News release: Nicotine poses serious health threat to Minnesota’s youth and pregnant women

News Release
May 10, 2017

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Nicotine poses serious health threat to Minnesota’s youth and pregnant women

E-cigarette and other nicotine product use rises rapidly in Minnesota

Today, the Minnesota Department of Health reissued its nicotine heath advisory to inform parents and health care providers about the health dangers of nicotine for children, teens, and pregnant women.

While combustible tobacco use declines, the use of nicotine-containing products like e-cigarettes continues to surge among youth. The 2016 Minnesota Student Survey found that e-cigarette use among 11 graders is now more than double the use of cigarettes with 17 percent of students using them in the past 30 days.

“After reaching historic lows in youth cigarette use, it is troubling to note a resurgence of youth nicotine use under a new guise – electronic cigarettes,” said Minnesota Health Commissioner Dr. Ed Ehlinger. “It’s imperative parents and the health care community are aware of the dangers that nicotine poses to adolescent health; it’s more harmful than many people think.”  

The Health Advisory is based on a summary of the latest research on the health risks of nicotine, and reflect findings from the U.S. Surgeon General’s new report E-cigarette Use Among Youth and Young Adults. The advisory reports that nicotine exposure can harm brain development during adolescence and poses a serious health risk for youth.

The teen years are a critical window for brain growth and development. As a result, adolescents are especially at risk from the harms caused by nicotine exposure. Ongoing use of nicotine can harm brain development during adolescence, a critical time when the brain is still “under construction.” Animal research has found that even in small doses, nicotine exposure in adolescence causes long-lasting changes in brain development. This could have negative implications in young people for learning, memory, attention. Nicotine in e-cigarettes and other tobacco products can also prime the adolescent brain for addiction to not only tobacco, but also substances like illicit drugs.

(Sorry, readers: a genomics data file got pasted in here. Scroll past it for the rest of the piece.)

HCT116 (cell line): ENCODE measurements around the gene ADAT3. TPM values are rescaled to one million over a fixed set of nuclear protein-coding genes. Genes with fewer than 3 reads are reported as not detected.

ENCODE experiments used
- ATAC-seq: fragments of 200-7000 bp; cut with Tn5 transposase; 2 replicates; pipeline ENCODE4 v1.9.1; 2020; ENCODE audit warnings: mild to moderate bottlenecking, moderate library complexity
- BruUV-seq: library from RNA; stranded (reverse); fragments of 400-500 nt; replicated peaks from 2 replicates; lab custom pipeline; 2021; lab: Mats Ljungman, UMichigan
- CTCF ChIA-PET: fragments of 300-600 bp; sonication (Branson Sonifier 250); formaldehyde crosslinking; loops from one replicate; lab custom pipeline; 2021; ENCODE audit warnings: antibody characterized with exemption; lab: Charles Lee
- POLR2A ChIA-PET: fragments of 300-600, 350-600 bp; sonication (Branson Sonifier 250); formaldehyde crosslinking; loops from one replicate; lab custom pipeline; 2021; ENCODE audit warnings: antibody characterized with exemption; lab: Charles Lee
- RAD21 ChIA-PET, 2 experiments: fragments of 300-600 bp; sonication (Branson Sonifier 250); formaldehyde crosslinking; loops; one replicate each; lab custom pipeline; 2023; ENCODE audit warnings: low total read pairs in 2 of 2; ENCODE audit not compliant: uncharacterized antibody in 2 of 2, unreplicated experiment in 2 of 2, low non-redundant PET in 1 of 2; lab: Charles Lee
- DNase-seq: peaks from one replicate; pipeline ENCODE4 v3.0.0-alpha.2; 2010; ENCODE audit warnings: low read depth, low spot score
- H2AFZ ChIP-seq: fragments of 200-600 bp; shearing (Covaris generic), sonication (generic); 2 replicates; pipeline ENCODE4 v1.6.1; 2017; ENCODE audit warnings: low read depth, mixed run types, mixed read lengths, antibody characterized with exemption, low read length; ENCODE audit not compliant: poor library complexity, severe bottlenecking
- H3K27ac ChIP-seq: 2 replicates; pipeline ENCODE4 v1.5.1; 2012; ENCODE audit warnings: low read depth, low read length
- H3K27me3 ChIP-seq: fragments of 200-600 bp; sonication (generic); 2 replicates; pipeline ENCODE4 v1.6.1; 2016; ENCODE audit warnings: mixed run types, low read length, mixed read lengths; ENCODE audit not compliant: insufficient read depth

In addition, a growing body of evidence indicates that young people who have never smoked conventional cigarettes, but currently use e-cigarettes, are more likely to smoke conventional cigarettes in the future than are young people who do not use e-cigarettes.

“Given the rapid rise in use and growing popularity of e-cigarettes among youth, we are taking steps to inform the public about the health risks of nicotine. It’s not harmless for our teens – many of our kids using e-cigarettes today could end up being tomorrow’s smokers,” Ehlinger said.

E-cigarette are available in thousands of flavors and are widely available now in Minnesota stores. A recent report by CDC found that nearly all of e-cigarette products found in retail settings contain nicotine.

The Advisory also cautions pregnant woman from using nicotine. The U.S. Surgeon General has concluded that use of products containing nicotine poses danger to pregnant women and unborn children. Fetal exposure to nicotine can have a variety of negative long-term consequences including sudden infant death syndrome, impaired brain and lung development, auditory processing problems, effects on behaviors and obesity, and deficits in attention and cognition.

Communities across the state are taking steps to protect youth from the harms of nicotine. Over half of the state is now covered by comprehensive clean indoor air policies that also restrict e-cigarette use. Some localities have also restricted the sale of flavored tobacco to tobacco-only shops. Given the risks to adolescent brain development, some communities across the country are also taking steps to protect kids by increasing the minimum age to buy tobacco products to 21.

Learn more at Health Risks of Nicotine for Youth.


Media inquiries:

Scott Smith
MDH Communications